An inquest into England's failure at a major football tournament is as much a tradition of the British sporting summer as strawberries and cream at Wimbledon and sipping champagne at a Lord's cricket test.
A year ago, it was Roy Hodgson's senior team getting bashed by the critics for England's worst World Cup since 1958. Now, it's England's under-21 side that is set for a period of introspection after a third straight group-stage exit at a European Championship.
A 3-1 loss to Italy on Wednesday exposed the perennial shortcomings in an England team at either level -- a lack of composure and game management, failing to handle the pressure and poor execution -- as Gareth Southgate's side finished last in its group.
And it led to the familiar question that pops up seemingly after every major tournament: Where does English football go from here?
"Painful. Back to the drawing board," former England striker Michael Owen said on Twitter.
"Surprise, surprise. Dreadful England fail again," was the headline in The Daily Mail newspaper.
There was genuine optimism before the Euros started in the Czech Republic that England could do better this time around. Qualification had been achieved at a canter, Harry Kane -- the breakthrough star of the Premier League at Tottenham last season -- was leading the attack, and Southgate had the team playing an attractive style of football with 15 wins from 17 games.
When it came to the tournament, however, things quickly unraveled and a worrying lack of depth was revealed.
It didn't help that Southgate was without many of his leading eligible players like Raheem Sterling, Ross Barkley and Jack Wilshere -- all of whom are now established members of the senior squad. Manchester United left back Luke Shaw was left out after an injury-ravaged season and striker Saido Berahino, another revelation in the Premier League last season, was injured just before the tournament.
Southgate was left with a talented yet inexperienced group of players lacking exposure at the highest level. The starting team on Wednesday had 136 top-flight appearances, nearly half of Italy's players who are mostly regular starters in Serie A.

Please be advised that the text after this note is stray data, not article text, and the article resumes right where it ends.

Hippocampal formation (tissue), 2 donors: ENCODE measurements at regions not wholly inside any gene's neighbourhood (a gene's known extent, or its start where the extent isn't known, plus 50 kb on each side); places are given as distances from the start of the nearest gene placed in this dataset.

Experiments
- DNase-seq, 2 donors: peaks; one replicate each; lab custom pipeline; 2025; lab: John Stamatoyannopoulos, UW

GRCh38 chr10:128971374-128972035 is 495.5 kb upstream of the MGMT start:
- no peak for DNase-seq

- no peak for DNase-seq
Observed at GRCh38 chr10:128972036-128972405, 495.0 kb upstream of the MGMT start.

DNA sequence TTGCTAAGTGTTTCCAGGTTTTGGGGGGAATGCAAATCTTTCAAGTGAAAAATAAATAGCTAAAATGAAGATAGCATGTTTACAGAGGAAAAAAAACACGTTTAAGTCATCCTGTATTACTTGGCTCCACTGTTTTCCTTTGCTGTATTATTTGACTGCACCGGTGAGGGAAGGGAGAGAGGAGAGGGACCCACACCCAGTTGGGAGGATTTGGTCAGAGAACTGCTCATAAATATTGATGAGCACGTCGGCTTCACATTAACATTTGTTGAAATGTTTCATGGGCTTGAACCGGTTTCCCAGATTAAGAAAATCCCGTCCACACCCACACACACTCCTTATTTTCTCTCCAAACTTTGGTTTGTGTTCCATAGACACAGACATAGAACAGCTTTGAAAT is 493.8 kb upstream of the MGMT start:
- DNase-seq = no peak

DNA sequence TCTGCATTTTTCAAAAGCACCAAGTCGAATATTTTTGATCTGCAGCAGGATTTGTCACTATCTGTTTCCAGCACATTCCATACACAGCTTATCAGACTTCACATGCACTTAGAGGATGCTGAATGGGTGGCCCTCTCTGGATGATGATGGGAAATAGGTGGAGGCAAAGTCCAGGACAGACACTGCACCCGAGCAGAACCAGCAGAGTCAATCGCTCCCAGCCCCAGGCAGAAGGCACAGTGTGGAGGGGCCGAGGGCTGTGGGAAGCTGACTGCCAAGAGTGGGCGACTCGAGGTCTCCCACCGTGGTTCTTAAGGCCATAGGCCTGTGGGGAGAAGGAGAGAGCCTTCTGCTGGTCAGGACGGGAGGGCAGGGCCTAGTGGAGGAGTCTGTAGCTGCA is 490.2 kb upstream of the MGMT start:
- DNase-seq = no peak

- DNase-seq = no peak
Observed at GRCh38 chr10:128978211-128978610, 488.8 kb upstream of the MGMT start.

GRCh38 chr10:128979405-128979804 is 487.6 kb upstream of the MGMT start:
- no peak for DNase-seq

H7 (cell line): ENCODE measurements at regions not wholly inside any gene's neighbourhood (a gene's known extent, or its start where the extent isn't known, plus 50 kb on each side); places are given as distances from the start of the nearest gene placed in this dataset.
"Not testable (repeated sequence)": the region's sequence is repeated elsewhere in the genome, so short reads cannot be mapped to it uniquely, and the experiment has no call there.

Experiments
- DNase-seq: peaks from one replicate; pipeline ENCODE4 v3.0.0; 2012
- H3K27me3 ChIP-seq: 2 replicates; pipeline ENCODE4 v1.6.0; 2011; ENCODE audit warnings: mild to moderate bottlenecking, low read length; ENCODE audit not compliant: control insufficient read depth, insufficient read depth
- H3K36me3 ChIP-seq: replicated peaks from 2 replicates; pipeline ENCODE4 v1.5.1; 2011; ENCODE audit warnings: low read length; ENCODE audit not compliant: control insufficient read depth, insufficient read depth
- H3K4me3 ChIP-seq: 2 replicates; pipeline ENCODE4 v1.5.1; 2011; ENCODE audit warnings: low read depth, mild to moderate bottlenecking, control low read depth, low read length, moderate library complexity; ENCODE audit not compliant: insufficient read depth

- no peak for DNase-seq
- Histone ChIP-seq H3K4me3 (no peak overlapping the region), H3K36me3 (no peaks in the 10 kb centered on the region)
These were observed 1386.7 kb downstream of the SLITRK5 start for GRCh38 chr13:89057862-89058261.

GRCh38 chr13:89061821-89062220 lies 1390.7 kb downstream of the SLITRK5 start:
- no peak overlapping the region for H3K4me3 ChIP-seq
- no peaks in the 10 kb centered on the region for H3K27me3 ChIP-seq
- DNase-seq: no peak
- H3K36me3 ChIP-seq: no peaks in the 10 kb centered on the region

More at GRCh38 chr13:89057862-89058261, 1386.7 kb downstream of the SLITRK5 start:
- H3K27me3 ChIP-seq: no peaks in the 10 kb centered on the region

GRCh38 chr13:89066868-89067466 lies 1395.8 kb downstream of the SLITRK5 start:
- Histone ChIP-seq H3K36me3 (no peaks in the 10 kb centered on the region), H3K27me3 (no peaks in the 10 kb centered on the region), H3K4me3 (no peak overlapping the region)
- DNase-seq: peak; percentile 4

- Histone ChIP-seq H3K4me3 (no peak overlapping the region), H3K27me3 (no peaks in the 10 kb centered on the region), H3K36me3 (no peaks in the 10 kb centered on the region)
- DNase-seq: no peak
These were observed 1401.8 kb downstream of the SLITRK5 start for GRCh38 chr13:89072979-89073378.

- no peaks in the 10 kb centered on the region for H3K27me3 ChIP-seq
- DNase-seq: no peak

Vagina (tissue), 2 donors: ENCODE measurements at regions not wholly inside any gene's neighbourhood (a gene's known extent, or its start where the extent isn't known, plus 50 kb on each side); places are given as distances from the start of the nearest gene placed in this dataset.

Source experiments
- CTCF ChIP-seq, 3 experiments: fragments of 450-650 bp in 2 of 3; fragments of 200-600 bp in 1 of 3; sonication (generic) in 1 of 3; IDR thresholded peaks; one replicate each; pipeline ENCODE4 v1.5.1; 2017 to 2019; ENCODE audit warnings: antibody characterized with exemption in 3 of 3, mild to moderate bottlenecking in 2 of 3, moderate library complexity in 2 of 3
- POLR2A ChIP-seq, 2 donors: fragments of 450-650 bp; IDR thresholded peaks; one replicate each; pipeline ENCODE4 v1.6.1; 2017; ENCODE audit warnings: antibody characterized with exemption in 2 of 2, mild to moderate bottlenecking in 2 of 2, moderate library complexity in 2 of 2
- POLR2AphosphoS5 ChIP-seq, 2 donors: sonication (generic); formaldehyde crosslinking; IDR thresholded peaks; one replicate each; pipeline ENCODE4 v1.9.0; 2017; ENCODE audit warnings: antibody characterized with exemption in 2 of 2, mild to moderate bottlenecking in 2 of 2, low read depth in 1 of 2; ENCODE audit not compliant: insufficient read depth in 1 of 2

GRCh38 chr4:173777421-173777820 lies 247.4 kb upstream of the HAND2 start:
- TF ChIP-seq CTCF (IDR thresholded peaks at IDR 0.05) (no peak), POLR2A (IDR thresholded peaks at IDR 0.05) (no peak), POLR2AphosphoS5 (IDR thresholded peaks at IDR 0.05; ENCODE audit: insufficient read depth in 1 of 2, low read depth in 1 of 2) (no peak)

"That's the nature of the landscape we've got," Southgate said. "We need to expose our players more to this type of environment, where there is intense pressure, where they have to produce.
"They need more of it at club level and that would help internationally."
It's unlikely to happen, though. How many games will Ruben Loftus-Cheek (Chelsea), Jesse Lingard (Manchester United) and Carl Jenkinson (Arsenal) get in the coming years? Danny Ings, who has recently signed for Liverpool, started up front with Kane on the day his new club team signed a Brazil international, Roberto Firmino, who plays in the same position.
English football is attempting a revolution. In a bid to improve the development of homegrown youngsters, Football Association chairman Greg Dyke announced in March that non-European players will find it harder to gain British work permits while the FA is also trying to gain Premier League approval for new limits on foreign players in squads.
The FA has released a so-called "DNA" blueprint for English football, trying to improve the game on a technical level without losing its identity.
It is also hoped that England's ($160 million) state-of-the-art national football center, opened in 2012 in central England, will start producing higher-quality coaches to improve teams throughout the age groups.
It will all take time, though, and Dyke's target of winning the 2022 World Cup appears unlikely given current results in major tournaments.
So, it's over to England's women to fly the flag, after making it through to the quarterfinals of the women's World Cup.
That stage was typically the stumbling block for the men's team, but even that looks to be a step too far these days.